Indian Creek Nature Center
Indian Creek Nature Center’s beautiful Hazelnut Hideaway flows among the surrounding landscape, strategically located on the tree line between the Nature Center wetlands and Bena Brook.
The location of Hazelnut Hideaway provides natural ambiance and beauty. Frogs, turtles and waterfowl make the wetland their home and can be enjoyed from a view at any point in the classroom. Existing trees and branches were deliberately incorporated into the overall design of the classroom, and after the August 2020 derecho many trees are still standing. Shrubs, including redbuds and hazelnuts, create a multilayer canopy of changing colors throughout the year. Each visit provides a new experience when visiting in different seasons.
Guests use the words “peaceful”, “rugged”, “natural” and “fun” to describe their time in Hideaway Hideaway, which is also due to the natural materials by which it was constructed. Wood and stone are the primary materials in the classroom, along with a few metal items, like copper wind spinners hung in trees and a pump used in the Let It Flow area.
Each element of Hazelnut Hideaway was created to fit in the overall space, reflect a component of nature, and tell its own story. This includes the stump spiral and live edge balance beam in Adventurescape, the performance stage made of tree cookies, and materials for block and structure building. In the Natural Art area, the canvas easel provides a place to create, and the Mud Kitchen table uses earth and wood for creative play. Landforms in the shape of a snake and a turtle were created using earth and were seeded for green scaping. All of the trees and shrubs planted in the area are edible and provide shade. Even adults have found the classroom to be a place for growth and exploration.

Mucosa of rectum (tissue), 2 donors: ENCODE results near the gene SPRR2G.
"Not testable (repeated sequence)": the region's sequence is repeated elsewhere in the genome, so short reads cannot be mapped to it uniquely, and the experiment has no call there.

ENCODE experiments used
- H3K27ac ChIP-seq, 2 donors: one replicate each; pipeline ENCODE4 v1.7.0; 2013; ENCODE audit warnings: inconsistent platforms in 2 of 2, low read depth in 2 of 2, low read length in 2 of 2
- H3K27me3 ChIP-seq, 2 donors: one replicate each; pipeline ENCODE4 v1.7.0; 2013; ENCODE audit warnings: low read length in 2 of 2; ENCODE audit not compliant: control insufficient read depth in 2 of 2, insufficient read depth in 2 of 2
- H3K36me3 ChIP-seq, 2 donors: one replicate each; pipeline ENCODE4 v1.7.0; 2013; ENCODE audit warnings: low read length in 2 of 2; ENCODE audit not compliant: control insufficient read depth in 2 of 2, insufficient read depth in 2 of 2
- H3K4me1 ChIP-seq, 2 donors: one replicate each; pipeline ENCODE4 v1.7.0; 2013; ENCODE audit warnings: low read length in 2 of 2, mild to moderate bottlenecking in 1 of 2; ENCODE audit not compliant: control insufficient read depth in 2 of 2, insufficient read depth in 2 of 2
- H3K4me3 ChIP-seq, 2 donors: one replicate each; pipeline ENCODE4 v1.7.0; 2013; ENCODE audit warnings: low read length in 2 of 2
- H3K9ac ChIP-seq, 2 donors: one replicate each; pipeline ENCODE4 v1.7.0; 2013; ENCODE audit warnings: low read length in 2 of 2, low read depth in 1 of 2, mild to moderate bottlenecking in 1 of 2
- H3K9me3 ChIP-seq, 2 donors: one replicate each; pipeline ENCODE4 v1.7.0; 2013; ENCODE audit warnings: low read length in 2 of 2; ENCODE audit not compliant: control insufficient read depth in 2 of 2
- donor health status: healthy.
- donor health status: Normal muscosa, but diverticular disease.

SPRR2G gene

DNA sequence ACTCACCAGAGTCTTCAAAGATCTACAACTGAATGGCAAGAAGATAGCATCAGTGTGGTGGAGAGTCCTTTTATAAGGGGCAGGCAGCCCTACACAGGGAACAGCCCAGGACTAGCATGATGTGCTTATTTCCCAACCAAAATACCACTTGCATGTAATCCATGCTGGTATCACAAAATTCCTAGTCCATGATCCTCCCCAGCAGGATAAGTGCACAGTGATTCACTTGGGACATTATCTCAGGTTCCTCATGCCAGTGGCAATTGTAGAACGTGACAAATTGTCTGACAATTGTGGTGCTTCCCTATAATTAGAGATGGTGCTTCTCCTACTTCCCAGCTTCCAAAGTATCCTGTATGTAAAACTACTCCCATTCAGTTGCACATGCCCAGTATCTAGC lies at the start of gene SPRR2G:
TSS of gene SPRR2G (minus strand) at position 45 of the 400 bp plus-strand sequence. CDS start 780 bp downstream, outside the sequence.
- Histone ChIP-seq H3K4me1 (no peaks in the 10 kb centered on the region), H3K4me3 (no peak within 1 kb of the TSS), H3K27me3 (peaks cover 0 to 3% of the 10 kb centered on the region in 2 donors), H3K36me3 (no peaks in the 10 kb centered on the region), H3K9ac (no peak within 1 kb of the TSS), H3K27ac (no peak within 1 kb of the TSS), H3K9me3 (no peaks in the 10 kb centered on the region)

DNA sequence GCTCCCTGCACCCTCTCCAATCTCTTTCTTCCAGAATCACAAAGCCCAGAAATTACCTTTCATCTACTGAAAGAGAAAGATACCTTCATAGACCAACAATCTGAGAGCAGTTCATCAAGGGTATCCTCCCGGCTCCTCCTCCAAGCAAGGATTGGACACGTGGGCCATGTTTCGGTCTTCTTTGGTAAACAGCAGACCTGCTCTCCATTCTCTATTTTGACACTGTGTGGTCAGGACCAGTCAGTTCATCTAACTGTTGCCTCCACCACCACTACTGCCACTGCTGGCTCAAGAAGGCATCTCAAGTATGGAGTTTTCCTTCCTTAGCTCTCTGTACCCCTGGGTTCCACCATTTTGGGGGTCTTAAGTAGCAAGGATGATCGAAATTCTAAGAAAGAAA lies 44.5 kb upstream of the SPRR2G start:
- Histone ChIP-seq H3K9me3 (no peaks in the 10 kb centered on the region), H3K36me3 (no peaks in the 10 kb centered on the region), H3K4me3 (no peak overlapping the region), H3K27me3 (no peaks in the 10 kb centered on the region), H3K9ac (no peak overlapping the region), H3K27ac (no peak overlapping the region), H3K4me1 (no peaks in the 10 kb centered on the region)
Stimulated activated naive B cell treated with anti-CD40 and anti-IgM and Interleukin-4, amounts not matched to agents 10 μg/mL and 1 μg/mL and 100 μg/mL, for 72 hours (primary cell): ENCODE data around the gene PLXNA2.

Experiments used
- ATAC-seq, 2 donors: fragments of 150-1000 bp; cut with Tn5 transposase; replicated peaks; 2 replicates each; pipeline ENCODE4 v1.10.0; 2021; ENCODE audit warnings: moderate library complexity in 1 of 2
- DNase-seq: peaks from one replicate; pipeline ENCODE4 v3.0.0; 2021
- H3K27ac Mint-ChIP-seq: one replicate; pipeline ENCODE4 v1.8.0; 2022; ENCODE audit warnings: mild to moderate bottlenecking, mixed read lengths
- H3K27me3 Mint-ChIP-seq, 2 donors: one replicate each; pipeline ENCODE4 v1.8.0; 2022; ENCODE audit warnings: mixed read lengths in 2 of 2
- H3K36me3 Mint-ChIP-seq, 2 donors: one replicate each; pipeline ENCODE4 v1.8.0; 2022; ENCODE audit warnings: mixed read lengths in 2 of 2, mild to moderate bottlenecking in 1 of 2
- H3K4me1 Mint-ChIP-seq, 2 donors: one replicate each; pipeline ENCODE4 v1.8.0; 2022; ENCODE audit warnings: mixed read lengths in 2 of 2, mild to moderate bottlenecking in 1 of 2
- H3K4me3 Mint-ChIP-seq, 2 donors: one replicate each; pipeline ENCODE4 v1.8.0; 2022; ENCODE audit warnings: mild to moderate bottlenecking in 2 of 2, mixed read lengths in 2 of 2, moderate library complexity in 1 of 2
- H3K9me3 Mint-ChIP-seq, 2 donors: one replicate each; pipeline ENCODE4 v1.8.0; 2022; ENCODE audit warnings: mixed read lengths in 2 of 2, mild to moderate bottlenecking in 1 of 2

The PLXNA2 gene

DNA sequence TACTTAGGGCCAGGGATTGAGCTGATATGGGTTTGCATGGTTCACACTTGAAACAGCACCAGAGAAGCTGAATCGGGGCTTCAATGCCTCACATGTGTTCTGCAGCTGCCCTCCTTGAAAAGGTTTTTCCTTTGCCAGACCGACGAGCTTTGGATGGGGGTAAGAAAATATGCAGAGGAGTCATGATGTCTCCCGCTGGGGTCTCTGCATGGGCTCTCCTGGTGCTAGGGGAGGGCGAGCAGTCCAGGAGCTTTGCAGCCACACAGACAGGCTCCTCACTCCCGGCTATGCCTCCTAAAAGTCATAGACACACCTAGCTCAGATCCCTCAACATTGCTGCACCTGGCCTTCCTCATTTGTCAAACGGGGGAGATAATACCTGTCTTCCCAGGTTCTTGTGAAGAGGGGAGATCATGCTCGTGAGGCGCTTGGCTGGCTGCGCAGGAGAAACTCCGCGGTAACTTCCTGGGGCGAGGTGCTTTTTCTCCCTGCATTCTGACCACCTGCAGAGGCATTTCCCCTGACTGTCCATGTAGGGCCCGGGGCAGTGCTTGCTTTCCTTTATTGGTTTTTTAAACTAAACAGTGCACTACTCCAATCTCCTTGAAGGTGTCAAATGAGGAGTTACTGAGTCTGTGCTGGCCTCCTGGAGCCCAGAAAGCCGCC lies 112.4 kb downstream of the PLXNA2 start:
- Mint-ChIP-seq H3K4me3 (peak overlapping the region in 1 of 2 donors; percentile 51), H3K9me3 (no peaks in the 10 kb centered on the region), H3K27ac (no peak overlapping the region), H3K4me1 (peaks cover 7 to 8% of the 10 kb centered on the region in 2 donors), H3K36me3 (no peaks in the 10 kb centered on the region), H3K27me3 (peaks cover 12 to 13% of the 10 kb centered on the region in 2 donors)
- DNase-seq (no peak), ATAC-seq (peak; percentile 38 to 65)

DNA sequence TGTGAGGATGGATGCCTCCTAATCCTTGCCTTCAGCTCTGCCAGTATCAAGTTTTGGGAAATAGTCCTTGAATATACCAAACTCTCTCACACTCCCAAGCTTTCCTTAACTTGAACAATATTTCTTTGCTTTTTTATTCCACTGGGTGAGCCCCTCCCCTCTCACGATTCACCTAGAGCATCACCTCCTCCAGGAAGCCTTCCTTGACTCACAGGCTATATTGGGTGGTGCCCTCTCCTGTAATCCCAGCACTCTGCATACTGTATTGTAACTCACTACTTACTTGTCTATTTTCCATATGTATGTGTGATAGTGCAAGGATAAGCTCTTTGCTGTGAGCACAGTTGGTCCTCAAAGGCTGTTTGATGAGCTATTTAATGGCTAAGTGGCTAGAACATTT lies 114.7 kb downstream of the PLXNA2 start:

By engaging with and seeking feedback from children, staff, volunteers, and artists, each part of Hazelnut Hideaway is especially unique. A local artist created willow nests and domes all materials gathered on-site. These provide quiet nooks for children to use their imaginations. The Hazelnut Hideaway elements and the name itself were crowd-sourced from Nature Center members. This, as well as the remarkable amount of work done by volunteers also makes our classroom unique. Even those elements from the classroom that needed to be outsourced for safety were completed by those who gave an in-kind donation of their time and skills. Additional elements, including a weather station and structure building, were added based on visitor requests.
Hazelnut Hideaway will continually change based on feedback, the seasons, and the needs of the community. Therefore, it will be a pleasantly evolving project that fulfills our mission to create Champions of Nature.